Vintage Gretsch Guitars

It’s ALIVE! 1954 ELFCTROMATIC-SNAG Fixed

1

Awhile ago I bought this old husk. I thought it high time I finish putting this together but I hit a snag...

When I stuck my camera phone into the pickup cavity I discovered a possible project spoiler. One of the braces is missing.

How big a deal is fixing this? Crap.

2

Oh geez.

It's on the bass side too. The pressed tops are very sturdy and I'd like to think that this would work without the brace, but I wouldn't try anything until I've talked to Curt. I would think that you could make a brace and glue it in, since the original fell out. You could fit clamps in easily enough through the holes.

Up through '57 the top braces were rounded as seen in your photo. In 1958 - to accomodate the new trestle bracing -- these braces were left flat. There is no difference in the acoustic response: my '57 Clipper with the rounded braces sounds almost identical acoustically to my '58 Clipper with the flat braces. This should also make it easier to clamp into place.

This is just a temporary setback. Long live the Elf!

3

Thanks lx. I feel better, I think. We’ll see what Curt says.

4

Well it doesn't have to be a huge deal Two routes,(which is probably the proper route) take the back off build new spruce brace (cope existing one) glue on, you need a go bar table above the guitar to use go bars (thin, 1/8" thick strips of wood) to hold the brace down.

Doing in situ is probably possible but likely requires more guesswork ,ingenuity and probably a lot of swearing. Likely the new brace might have to be short to allow you to get it into the guitar...this is all guess work by the way, Try this part first haha Make a copy of the exiting brace as closely as you can (take measurements and do it by eye. Make sure the mating surface matches the curvature of the top. (you could make a cardboard template of the top curvature and match your brace to it as your plywood top is probably consistently thick) vMake a 2"x2" softwood block (or two) that you can insert into the guitar to wedge up on the underside of the brace towards the butt of the guitar(and maybe one at the bridge).You could probably line one side with high density foam to get some squish/push. Do a dry fitting of everything. brace, wedge block in, clamp at pickup hole. Insert brace, use white'glue carpenters glue. insert brace. insert block, push towards butt(use stick if necessary) so brace is pushed up against the top, clamp at pickup hole with little squeeze clamp(use a caul with cork or high density foam on it on the top) cross fingers!!!

No doubt some of the pros here have a more viable method

5

I hope it works out. Looks like a great project.

6

I would prefer Titebond original to "white carpenter's glue". Best would be hot hide glue, but if you try to do that through the soundhole, you likely may not have time to get it positioned and clamped before hot hide glue gels.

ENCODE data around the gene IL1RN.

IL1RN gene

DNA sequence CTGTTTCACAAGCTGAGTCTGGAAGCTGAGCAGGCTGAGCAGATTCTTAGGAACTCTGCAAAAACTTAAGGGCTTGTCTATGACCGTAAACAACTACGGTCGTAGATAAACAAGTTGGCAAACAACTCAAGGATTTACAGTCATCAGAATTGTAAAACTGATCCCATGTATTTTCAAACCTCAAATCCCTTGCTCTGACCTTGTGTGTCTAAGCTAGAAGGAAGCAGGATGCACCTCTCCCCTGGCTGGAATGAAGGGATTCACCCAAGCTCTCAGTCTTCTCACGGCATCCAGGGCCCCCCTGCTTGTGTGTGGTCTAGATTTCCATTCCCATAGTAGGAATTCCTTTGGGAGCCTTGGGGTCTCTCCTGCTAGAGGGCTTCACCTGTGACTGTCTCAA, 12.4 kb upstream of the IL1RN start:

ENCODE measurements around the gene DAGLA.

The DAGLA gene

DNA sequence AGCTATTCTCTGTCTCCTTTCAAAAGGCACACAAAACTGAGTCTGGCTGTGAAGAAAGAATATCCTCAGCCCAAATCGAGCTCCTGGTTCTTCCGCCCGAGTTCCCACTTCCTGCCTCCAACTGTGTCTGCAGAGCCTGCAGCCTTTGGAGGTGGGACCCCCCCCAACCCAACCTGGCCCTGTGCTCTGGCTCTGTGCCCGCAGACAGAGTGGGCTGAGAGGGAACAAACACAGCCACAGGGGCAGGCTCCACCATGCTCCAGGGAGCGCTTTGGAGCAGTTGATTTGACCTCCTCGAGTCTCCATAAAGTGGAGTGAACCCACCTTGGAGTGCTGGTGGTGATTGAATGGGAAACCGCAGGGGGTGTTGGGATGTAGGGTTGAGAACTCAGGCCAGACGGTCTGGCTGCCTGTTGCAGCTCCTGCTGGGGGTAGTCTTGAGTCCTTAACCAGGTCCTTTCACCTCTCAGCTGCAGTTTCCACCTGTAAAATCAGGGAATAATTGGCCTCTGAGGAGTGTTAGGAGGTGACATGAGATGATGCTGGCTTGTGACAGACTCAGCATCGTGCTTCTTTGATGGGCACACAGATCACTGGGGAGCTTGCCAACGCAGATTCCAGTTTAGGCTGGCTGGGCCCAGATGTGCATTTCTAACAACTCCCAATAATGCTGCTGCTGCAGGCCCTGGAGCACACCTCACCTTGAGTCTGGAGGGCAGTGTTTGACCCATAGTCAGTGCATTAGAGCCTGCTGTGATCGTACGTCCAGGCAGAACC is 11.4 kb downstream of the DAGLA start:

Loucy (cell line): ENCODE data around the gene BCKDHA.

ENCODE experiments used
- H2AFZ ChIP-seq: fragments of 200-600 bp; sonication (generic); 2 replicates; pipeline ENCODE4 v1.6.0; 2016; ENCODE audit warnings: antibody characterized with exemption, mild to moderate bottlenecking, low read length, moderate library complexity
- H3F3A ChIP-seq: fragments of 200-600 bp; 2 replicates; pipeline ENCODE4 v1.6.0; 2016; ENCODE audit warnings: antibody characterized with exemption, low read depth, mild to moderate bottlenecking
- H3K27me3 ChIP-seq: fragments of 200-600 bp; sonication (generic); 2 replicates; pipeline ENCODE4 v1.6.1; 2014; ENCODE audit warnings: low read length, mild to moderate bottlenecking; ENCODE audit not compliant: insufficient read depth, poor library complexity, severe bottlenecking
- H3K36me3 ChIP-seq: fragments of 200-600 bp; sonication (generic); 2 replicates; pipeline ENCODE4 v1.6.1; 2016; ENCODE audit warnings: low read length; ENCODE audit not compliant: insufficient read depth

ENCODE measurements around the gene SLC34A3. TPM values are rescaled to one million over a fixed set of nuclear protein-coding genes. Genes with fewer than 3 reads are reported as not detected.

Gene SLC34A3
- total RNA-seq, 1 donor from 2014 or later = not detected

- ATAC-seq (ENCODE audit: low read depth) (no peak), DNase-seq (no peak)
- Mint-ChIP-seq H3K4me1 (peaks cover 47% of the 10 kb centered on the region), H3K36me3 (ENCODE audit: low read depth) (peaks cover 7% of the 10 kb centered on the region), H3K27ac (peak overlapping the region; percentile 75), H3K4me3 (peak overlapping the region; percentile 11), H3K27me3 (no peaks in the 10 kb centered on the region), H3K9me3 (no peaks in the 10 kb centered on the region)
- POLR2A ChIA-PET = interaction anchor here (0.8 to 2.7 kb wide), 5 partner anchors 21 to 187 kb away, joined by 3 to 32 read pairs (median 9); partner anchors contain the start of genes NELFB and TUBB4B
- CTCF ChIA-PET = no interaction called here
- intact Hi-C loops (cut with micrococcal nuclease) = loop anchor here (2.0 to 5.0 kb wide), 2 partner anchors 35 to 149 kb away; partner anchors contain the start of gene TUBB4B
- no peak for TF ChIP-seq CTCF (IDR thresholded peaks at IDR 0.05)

8

I would prefer Titebond original to "white carpenter's glue". Best would be hot hide glue, but if you try to do that through the soundhole, you likely may not have time to get it positioned and clamped before hot hide glue gels.

– Bill Raymond

I actually meant white/carpenters glue They're all strong water soluble glues taht will more than do the trick for this job.

Normal Elmers carpenters glue is a PVA just like tightbond original They'll all work fine. Unless he has the back off and easy access I think hot hide glue would be problematic.

9

Thanks for the advice guys. I’m not quite handy enough to do a good job, I think. Let’s see what Curt says.

10

Why not just a post on where the bass side of the bridge sits? Replacing the brace seems almost like more trouble than it’s worth if all you need it’s to sturdy the top under the bridge

11

Paul, you are a genius! An elegant solution. Thanks. I’m going dowel shopping.

12

How’s this? Spruce dowel from stewmac. This ought to work fine. Thanks for the advice, folks.

13

Well there ya go! Nice fix.

14

Great quick fix. Can anyone please speculate on how that Dowel would effect the Guitar long term?

15

Great work Bob!! We Canadians are pretty good at McGyvering!!

16

My question is how did the previous owner get the bass bar out when it came loose??? Not easy threading it out an f hole!!!!

17

Thanks again, Paul. I’ll keep that in mind.

18

Great quick fix. Can anyone please speculate on how that Dowel would effect the Guitar long term?

– 949Norm

I'm sort of curious about this, as well. Would it push the back out, over time?

19

Maybe angled through the pup cavity.

20

If you like the post (I'm not a post guy myself, guitars aren't violins but many people love them) I'd be inclined to want something on either end of that dowel, or at least the top/spruce laminate side. Like a little foot. Maybe a 1/2" by 1/2" by 1.5" length of spruce, or a little piece of thin ply. Something to spread the pressure out a little. It shouldn't be too hard to do, you can glue it on prior and then slip it in. Just an opinion Whatever gets the guitar working and you having fun ultimately.

21

Nice work but I’d keep an eye on the back of the guitar where you’re point loading. If it stays in tune and you don’t develop a crack then you’re good but I’m thinking there’s some tone loss.

22

Thanks, Curt. I’ll keep an eye on it. It may be looking at a visit to the Schoolhouse.

23

If there’s any movement or u would like to see if you can get more out of it I would suggest adding a “foot” to both ends of the post. That should do the trick


Register Sign in to join the conversation